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Apr 10 2014

What’s Your Exodus: Breaking Free from Nap Guilt, Phones & Toxic Relationships

By at 2:10 pm

As Passover approaches, we asked our readers and writers: What do you need an exodus from? Here’s the next installment in our “What’s Your Exodus?” series. 

Holly Lebowitz Rossi:

Holly Lebowitz Rossi "WHat's Your Exodus"

Every day after lunch (well, almost every day), my 3-year-old son Ben takes a nap… and so do I. If the phone rings or an email comes through during nap time, I ignore it. Later, reconnecting, I often hear myself say something like, “I’m embarrassed to confess that I closed my eyes today while Ben was sleeping.” It’s that self-deprecating armor against some imagined (internal?) judgment that I seek liberation from–not the naps. The naps make me a happier Mommy, and isn’t happiness something free people get to feel?

Tara Filowitz Arrey:

My personal exodus is to break free from toxic relationships–to stop tolerating people in my life who bring me down or who don’t make happy to be around them. Life’s too short to surround myself with people who would try to rain on my parade! Read the rest of this entry →

You’re Not a Grown Up Until You Host Your First Passover Seder

By at 12:15 pm

You're Not a Grown Up until you host your first seder

It’s official. I am finally an adult. I will be hosting Passover seder, first and second night, in my own home with my tablecloths, fancy wedding registry dishes, and glasses. I’m also making the matzah ball soup for the first time ever this year. Last year, my husband and then 1.5-year-old daughter Charlotte and I were living at my parents’ condo for the year and had a bi-coastal Passover (1st seder in New York, 2nd seder in Seattle). Of course we helped with the cooking, singing, and clean-up at our respective parents’ houses, but I didn’t have to sweat all the details, like do we have enough folding chairs for 16 people and is anyone a vegan or gluten-free, lactose intolerant, or pescatarian?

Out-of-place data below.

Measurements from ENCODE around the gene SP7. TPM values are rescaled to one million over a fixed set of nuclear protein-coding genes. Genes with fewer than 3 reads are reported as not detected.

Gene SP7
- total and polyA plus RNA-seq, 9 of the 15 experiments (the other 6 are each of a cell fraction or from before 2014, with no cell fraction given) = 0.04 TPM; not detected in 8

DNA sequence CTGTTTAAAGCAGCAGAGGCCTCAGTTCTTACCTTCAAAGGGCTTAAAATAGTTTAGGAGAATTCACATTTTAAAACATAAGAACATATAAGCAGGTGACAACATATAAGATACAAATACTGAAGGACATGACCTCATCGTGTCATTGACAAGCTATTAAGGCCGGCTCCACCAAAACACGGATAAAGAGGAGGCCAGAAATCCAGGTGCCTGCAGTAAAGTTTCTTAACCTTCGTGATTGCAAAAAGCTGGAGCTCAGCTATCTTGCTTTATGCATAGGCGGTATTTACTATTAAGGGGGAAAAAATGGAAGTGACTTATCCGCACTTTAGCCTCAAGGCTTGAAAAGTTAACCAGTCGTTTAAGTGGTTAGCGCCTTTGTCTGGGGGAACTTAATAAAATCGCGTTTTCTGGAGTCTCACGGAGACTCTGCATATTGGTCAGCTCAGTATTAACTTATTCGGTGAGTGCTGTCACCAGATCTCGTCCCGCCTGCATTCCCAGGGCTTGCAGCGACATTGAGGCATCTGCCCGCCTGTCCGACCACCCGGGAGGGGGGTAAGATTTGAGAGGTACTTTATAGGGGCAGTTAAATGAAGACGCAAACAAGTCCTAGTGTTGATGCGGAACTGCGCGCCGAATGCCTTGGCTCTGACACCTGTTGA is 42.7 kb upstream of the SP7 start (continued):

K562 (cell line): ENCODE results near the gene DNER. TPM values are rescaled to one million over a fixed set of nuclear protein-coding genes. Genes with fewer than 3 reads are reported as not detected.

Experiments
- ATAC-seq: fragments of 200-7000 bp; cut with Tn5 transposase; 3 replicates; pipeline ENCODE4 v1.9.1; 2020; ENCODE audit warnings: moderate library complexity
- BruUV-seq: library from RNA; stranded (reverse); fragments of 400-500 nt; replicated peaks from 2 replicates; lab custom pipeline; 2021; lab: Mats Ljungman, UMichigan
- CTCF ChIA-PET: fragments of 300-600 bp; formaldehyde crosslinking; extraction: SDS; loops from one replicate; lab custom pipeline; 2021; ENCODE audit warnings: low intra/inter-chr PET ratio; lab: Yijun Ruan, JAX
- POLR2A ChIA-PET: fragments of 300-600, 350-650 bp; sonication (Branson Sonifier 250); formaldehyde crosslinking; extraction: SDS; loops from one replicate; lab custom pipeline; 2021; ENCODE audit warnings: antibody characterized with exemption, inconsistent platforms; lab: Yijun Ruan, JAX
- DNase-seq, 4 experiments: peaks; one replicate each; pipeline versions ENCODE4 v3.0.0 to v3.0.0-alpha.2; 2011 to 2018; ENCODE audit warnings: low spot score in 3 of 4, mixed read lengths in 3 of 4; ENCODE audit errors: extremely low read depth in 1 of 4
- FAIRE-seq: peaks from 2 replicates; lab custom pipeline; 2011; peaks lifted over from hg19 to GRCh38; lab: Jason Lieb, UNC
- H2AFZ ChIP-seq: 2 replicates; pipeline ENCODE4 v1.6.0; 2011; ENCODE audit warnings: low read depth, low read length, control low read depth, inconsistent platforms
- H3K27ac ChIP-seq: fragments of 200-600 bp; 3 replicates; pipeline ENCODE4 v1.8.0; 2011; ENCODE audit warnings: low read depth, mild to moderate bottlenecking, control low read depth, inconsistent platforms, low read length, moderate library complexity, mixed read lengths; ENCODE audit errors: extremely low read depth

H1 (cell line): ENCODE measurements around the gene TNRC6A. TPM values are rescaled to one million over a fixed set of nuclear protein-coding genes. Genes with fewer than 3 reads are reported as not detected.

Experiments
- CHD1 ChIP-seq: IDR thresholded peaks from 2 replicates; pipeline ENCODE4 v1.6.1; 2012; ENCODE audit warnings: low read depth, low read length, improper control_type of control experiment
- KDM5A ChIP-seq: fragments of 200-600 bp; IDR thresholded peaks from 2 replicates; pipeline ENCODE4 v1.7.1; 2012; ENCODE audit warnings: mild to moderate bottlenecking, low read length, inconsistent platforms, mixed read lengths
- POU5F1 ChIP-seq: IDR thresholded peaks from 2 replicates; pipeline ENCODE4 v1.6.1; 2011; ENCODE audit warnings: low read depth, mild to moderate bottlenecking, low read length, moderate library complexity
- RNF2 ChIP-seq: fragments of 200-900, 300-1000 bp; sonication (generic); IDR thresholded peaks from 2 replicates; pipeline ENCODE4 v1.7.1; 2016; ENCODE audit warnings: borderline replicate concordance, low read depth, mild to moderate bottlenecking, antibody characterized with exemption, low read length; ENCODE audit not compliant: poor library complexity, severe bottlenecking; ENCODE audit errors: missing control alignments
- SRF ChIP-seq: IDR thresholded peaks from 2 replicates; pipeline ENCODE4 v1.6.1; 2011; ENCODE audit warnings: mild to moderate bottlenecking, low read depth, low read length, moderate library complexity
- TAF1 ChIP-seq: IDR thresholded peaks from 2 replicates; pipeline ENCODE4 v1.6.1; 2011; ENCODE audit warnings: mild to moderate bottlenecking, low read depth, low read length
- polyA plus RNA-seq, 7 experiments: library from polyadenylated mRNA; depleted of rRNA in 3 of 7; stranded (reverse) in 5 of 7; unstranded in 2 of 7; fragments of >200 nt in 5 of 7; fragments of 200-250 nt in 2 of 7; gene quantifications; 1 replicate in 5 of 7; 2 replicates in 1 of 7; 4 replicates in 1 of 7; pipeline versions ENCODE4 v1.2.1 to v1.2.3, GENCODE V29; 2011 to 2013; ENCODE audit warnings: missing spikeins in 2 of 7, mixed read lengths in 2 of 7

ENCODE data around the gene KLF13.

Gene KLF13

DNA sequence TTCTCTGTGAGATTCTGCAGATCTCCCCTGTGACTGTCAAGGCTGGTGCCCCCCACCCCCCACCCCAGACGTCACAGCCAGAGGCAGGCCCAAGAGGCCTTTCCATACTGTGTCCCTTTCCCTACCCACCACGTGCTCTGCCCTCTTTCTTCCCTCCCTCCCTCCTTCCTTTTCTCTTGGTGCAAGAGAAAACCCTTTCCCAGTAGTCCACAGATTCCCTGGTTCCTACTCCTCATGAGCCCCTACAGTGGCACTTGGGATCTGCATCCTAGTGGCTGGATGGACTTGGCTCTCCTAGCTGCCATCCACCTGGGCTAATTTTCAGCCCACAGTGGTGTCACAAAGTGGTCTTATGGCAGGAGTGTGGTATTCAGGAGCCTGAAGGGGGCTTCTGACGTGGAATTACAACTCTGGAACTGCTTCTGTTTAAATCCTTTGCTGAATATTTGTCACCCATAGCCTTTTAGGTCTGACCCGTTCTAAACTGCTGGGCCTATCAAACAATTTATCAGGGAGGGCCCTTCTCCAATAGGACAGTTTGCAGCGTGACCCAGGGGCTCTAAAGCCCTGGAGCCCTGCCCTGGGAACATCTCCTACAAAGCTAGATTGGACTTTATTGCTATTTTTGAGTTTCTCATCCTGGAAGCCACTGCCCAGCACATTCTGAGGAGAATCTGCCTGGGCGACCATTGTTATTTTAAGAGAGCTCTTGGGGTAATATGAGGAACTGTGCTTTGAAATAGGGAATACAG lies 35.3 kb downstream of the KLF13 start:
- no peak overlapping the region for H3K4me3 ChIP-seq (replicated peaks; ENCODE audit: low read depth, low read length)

I’ve had many memorable Passovers in the past; eating curry and mangos with a Baghdadi family in Bombay, a seder in Russia when my sister was spending the year in St. Petersburg, Passover in Uganda with the Abuyudaya, and once, bringing a box of matzah for a spring break to Cuba. My favorite Passovers of all time though, are the Passovers I have with my family. We do the whole Haggadah, sing lots of songs, and weave in new traditions while keeping the old. My brother-in-law recently introduced the practice of whacking your table neighbor with a green onion when singing Avadim hayinu (We were slaves to Pharaoh in Egypt, now we are free.) We each have our favorite readings and like to point out the crumbs and brisket stains in the Haggadot from Passovers past. This time of year, my mouth waters when I think about the perfect bite of matzah with a big spoon of haroset, topped by a slice of gefilte fish, with a dollop of horse radish on top.